1 Corinthians 12:21-25 “The eye cannot say to the hand, “I have no need of you,” nor again the head to the feet, “I have no need of you.” On the contrary, the parts of the body that seem to be weaker are indispensable, and on those parts of the body that we think less honorable we bestow the greater honor, and our unpresentable parts are treated with greater modesty, which our more presentable pars do not require. But God has so composed the body, giving greater honor to the part that lacked it, that there may be no division (no speaking about) in the body, but that the members may have the same care for one another.”

Stanley closed by pointing out that to give greater honor to those parts we think less honorable will mean we don’t get as much stuff done in the process. It takes time to be with, rather than to talk about and figure out solutions. Will you join me in committing to get less done for the sake of being with?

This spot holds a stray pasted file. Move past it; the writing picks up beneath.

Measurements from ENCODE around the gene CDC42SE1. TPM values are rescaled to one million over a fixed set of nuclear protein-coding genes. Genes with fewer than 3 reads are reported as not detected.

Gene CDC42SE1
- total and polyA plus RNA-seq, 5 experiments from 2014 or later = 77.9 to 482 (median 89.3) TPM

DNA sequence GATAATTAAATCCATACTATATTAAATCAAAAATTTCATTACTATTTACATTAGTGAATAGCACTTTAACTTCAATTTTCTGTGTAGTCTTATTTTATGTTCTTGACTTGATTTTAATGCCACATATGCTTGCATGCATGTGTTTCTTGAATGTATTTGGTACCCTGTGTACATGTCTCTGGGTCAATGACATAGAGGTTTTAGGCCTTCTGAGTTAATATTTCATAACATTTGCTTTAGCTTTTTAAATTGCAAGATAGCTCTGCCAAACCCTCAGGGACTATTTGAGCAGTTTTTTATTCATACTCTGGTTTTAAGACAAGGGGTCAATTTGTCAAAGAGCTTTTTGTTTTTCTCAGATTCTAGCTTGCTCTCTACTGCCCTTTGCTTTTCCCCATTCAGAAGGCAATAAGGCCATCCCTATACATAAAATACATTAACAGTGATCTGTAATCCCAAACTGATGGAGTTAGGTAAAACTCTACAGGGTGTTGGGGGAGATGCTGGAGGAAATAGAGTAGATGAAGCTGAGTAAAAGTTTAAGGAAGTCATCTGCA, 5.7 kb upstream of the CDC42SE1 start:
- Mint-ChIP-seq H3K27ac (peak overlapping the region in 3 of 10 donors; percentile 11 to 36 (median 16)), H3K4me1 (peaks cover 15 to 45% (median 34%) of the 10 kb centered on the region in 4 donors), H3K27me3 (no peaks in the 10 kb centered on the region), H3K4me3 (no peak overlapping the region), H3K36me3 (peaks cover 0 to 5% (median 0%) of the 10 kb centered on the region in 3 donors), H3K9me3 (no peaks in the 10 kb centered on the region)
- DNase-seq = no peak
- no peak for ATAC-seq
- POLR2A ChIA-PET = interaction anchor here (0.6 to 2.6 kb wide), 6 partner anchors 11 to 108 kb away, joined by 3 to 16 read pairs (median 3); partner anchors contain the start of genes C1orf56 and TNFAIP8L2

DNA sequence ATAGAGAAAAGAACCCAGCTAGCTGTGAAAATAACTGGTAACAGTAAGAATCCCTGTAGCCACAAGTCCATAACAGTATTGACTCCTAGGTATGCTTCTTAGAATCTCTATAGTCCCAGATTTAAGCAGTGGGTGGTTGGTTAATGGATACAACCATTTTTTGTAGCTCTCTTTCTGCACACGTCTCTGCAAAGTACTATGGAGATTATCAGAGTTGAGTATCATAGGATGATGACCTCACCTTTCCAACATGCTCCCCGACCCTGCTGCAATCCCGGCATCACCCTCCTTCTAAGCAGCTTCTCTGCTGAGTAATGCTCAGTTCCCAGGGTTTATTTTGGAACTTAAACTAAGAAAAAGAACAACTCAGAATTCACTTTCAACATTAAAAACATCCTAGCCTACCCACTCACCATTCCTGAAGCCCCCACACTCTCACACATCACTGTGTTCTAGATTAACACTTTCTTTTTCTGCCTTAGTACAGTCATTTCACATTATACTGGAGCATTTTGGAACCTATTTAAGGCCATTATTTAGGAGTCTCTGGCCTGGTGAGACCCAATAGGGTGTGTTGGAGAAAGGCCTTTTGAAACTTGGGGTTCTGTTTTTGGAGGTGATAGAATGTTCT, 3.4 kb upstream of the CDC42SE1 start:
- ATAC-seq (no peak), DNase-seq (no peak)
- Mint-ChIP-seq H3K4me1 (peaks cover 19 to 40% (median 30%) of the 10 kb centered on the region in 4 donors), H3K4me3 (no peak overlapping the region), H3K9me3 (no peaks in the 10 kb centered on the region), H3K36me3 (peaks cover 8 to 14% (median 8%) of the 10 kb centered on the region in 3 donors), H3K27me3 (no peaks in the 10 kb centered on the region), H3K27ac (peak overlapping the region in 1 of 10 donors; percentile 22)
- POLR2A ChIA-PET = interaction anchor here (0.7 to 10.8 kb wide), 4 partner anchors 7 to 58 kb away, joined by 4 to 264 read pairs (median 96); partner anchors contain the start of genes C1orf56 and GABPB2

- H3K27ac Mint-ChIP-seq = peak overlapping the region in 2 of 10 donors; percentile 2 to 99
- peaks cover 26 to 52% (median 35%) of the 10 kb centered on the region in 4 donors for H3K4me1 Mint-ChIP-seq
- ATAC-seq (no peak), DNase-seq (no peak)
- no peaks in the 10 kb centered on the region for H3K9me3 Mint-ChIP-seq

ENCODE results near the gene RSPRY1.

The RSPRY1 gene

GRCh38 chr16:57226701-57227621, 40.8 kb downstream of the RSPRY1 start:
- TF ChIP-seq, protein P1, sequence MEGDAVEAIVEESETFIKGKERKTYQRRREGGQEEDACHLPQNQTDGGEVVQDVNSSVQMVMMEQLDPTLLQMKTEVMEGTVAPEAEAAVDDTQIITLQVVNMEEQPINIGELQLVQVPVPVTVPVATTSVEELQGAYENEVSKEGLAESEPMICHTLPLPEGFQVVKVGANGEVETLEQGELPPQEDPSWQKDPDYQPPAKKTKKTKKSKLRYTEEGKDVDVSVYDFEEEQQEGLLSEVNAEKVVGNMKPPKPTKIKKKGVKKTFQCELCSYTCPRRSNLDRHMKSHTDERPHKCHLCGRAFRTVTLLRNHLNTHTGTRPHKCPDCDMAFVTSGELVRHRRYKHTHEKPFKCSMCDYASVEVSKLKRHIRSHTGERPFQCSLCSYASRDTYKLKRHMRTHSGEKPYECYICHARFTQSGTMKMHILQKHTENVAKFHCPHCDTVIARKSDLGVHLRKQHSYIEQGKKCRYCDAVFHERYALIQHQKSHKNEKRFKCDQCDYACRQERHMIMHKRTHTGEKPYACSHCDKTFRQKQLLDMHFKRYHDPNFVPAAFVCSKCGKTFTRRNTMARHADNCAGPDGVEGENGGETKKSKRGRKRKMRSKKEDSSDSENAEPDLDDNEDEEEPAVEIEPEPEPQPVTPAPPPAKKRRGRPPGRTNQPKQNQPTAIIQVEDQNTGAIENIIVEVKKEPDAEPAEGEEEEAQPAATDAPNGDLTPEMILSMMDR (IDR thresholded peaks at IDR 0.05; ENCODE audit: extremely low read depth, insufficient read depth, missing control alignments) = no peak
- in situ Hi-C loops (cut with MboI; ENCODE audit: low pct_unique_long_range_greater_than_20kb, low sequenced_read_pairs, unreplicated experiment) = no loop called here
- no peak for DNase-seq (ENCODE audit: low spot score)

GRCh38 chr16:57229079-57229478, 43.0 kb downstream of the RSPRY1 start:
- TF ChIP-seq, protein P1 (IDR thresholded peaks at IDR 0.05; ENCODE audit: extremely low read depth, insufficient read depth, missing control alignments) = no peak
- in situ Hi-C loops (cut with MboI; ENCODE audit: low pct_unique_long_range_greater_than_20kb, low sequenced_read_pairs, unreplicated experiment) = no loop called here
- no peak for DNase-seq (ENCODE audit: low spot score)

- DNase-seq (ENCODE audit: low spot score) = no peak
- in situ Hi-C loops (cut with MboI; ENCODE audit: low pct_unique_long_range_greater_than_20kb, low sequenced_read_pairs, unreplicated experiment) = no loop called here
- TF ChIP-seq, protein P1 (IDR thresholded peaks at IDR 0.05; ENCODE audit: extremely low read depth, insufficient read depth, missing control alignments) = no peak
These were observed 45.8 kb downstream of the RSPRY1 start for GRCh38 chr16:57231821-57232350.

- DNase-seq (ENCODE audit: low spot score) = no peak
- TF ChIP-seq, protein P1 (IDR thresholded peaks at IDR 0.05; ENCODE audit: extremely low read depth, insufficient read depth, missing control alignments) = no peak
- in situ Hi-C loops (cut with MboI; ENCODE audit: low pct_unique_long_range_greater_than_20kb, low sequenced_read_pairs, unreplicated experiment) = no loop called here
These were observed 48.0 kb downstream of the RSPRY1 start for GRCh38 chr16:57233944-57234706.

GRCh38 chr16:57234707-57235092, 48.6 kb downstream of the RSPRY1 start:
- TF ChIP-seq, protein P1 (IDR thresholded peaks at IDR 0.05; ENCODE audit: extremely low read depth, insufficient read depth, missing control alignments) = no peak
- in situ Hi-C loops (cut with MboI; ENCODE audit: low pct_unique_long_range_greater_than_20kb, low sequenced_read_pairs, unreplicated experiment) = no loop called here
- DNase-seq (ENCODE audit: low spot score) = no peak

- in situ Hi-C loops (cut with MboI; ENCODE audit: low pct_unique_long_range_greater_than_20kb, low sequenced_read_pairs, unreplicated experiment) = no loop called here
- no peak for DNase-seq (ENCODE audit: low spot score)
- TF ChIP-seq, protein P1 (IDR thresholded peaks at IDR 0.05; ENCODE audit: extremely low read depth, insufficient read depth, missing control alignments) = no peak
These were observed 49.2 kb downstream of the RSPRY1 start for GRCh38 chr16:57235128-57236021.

Strength in Numbers

Our church recently had a 24-hour prayer time leading up to a remembrance service for 9/11. In the hour I led prayer, a particular woman prayed a couple of prayers that made me pause and think, “This lady prays a lot in private.” The prayer she prayed that really left me pondering requires a brief set-up. The 9/11 service was held at a community venue in which union workers are required to be present. Accordingly we wanted to pray that any of the union workers who perhaps were not expecting to be influenced by the service would, in fact, be influenced. And so she prayed (paraphrase): “Lord, the men and women of the union obviously recognize that there is strength in numbers and that they can accomplish more in a union than if standing alone. Would you grant them to see the even greater strength that’s available when standing with you?”